Every time someone complains about the excessive use of zombies in video games, television shows or film, I often brush them aside and put it down to favouritism or merely their own personal opinion. There might be someone who only enjoy RPGs, someone who only enjoys multiplayer shooters or perhaps someone who likes both. Plain and simple, everyone is different. In regard to this, over the last few years I’ve grown an interest in the post-apocalyptic genre whether it be through video games, television shows or film. Whilst others got bored with the concept of survivors banding together as the last hope for humanity, I saw it as a fascinating exploit into the human condition. When you strip away all the frivolous stuff like beauty products and technology, you get an interesting insight into what makes us human. Saying this, not all video games or films channeling the zombie or post-apocalyptic genre can make us think this way or pull our heart strings like The Last of Us did.
Resident Evil is a highly successful franchise spanning across multiple games and films over the decades. The basic concept over the Resident Evil series falls into the survival horror genre where a company known as Umbrella Corps has created a biological weapon known as the T-virus that led to the zombie outbreak. By now you might be connecting the Umbrella Corps company to the title of the game. You might be thinking that perhaps Umbrella Corps is a spin off that lets you play the game from the perspective of Umbrella Corps or that Umbrella Corps is making a comeback, I thought that too. Unfortunately, though, I’m here to tell you that we were wrong.
According to Umbrella Corps, the game is set two years after Resident Evil 6 and twelve years after the collapse of Umbrella Corps. In spite of this, Umbrella Corps left a lot of stuff behind that now has great value on the market and corporations are desperate and hungry enough to send mercenaries in and retrieve this information and weaponry etc.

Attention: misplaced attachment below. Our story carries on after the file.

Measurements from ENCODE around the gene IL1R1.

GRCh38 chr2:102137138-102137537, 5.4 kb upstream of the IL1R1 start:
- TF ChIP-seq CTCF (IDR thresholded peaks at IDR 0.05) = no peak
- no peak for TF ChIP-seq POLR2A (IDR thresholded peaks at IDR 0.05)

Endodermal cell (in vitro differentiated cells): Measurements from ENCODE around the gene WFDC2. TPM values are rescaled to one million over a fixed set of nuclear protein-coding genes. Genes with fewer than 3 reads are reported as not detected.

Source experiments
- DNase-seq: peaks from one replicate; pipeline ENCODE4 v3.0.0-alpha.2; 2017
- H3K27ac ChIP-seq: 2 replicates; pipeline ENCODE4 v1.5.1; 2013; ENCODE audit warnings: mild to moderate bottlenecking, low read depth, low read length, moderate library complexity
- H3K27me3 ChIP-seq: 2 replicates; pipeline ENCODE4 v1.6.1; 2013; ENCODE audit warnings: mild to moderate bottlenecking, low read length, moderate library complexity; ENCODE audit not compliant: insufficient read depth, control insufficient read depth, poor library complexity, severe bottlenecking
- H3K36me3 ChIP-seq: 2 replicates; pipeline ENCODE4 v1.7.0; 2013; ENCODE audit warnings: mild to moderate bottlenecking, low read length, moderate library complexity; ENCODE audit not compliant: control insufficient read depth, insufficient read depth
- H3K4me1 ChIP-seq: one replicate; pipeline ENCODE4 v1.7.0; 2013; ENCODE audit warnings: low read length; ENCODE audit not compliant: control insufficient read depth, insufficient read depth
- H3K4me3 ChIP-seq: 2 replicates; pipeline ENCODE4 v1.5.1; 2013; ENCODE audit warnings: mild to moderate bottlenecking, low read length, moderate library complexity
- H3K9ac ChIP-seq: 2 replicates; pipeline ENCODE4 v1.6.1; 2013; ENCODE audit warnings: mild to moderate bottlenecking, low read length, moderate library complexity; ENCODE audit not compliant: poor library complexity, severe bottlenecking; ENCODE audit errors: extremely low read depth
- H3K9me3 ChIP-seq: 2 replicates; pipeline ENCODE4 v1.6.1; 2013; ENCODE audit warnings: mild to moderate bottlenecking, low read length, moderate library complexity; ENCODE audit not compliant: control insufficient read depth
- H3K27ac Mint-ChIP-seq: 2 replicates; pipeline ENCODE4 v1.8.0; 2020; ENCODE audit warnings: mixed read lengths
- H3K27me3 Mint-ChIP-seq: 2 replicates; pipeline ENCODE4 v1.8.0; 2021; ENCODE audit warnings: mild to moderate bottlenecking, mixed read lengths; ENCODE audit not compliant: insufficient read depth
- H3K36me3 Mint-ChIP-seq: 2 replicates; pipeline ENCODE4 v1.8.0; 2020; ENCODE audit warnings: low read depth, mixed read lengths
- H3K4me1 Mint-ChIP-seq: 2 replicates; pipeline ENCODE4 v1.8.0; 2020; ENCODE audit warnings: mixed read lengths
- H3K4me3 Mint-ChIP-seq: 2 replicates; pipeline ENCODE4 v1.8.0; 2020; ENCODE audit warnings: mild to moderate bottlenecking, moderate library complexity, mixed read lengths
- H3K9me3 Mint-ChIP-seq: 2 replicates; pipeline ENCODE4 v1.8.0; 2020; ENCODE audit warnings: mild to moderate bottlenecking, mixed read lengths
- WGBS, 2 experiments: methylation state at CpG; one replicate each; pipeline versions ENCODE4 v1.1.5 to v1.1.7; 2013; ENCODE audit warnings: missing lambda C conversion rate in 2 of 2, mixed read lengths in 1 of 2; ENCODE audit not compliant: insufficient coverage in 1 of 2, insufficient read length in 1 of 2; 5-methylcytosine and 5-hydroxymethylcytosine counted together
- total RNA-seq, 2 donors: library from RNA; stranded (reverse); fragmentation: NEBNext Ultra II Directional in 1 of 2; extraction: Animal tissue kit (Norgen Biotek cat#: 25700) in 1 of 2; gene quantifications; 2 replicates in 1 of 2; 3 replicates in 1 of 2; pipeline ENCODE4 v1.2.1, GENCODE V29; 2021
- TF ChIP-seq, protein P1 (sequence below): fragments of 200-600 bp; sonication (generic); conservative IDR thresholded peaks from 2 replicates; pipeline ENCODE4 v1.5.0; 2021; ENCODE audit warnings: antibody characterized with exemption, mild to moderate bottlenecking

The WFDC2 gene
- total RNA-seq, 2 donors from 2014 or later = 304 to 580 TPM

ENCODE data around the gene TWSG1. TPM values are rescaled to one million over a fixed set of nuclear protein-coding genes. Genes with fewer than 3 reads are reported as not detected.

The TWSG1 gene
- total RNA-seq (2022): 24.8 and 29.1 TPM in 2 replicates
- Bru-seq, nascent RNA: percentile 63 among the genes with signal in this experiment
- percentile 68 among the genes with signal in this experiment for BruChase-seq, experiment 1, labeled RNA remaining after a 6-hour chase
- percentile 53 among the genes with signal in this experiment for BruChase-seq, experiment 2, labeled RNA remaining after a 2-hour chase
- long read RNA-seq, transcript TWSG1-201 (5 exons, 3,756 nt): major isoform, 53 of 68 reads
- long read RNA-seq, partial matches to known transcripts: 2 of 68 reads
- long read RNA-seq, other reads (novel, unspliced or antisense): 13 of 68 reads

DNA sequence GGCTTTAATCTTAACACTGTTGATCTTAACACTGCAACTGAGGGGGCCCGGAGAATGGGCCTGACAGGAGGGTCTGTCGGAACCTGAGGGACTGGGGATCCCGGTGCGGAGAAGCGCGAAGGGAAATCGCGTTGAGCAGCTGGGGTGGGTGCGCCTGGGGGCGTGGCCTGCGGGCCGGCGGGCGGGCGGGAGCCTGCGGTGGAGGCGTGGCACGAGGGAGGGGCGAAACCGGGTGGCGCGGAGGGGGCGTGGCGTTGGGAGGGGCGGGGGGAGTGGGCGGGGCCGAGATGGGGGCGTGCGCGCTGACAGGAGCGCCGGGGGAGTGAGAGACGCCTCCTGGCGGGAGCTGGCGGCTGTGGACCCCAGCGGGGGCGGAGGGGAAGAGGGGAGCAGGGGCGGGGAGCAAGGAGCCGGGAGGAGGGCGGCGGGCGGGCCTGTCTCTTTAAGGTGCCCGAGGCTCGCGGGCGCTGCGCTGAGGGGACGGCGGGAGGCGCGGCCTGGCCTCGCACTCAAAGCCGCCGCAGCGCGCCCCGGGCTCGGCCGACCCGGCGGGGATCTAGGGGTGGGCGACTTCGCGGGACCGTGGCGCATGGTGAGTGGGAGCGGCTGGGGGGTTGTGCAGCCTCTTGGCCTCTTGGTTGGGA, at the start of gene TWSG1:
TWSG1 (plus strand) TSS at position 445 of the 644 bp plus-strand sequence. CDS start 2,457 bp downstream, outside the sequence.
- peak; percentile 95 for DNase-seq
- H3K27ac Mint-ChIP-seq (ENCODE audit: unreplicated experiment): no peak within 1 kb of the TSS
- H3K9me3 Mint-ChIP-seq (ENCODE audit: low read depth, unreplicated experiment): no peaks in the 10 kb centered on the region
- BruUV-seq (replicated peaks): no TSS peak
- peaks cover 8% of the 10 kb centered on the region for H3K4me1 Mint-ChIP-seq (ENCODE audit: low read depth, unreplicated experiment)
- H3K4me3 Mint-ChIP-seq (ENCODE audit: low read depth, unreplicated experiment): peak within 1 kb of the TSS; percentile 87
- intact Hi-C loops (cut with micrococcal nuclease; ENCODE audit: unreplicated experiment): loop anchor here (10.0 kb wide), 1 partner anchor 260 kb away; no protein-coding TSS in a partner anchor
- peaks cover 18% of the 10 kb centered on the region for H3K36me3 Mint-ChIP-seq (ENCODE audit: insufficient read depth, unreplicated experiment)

A multiplayer shooter, Umbrella Corps is one of those games where you can sense the potential but know nothing good will ever come of it. In spite of giving it your all and pushing your way through the long wait time to find other players to play with online, Umbrella Corps doesn’t have the pizzazz to stand out from the crowd or keep its players coming back. Like I mentioned earlier, I’m a post-apocalyptic/zombie fan, but I really struggled to understand the real use of zombies in the game a part from getting in the way. With unclear objectives and dubious controls, my character would spend most of the time running in circles thanks to the tiny maps or constantly dying as I tried my utmost hardest to actually hit another player because they’d be on top of me before I knew it when I spawned again. If it wasn’t for the mechanics and controls, this ‘chaos’ might become more tactical and strategic like the game makes it out to be.
Though finding positives is few and far between, the various settings and environments scattered throughout the game are appealing to the eye even though the graphics may be questionable and more resemble an older generation console.
- Settings and environments
- Long wait time for multiplayer
- Questionable use of zombies
- Unclear objectives and controls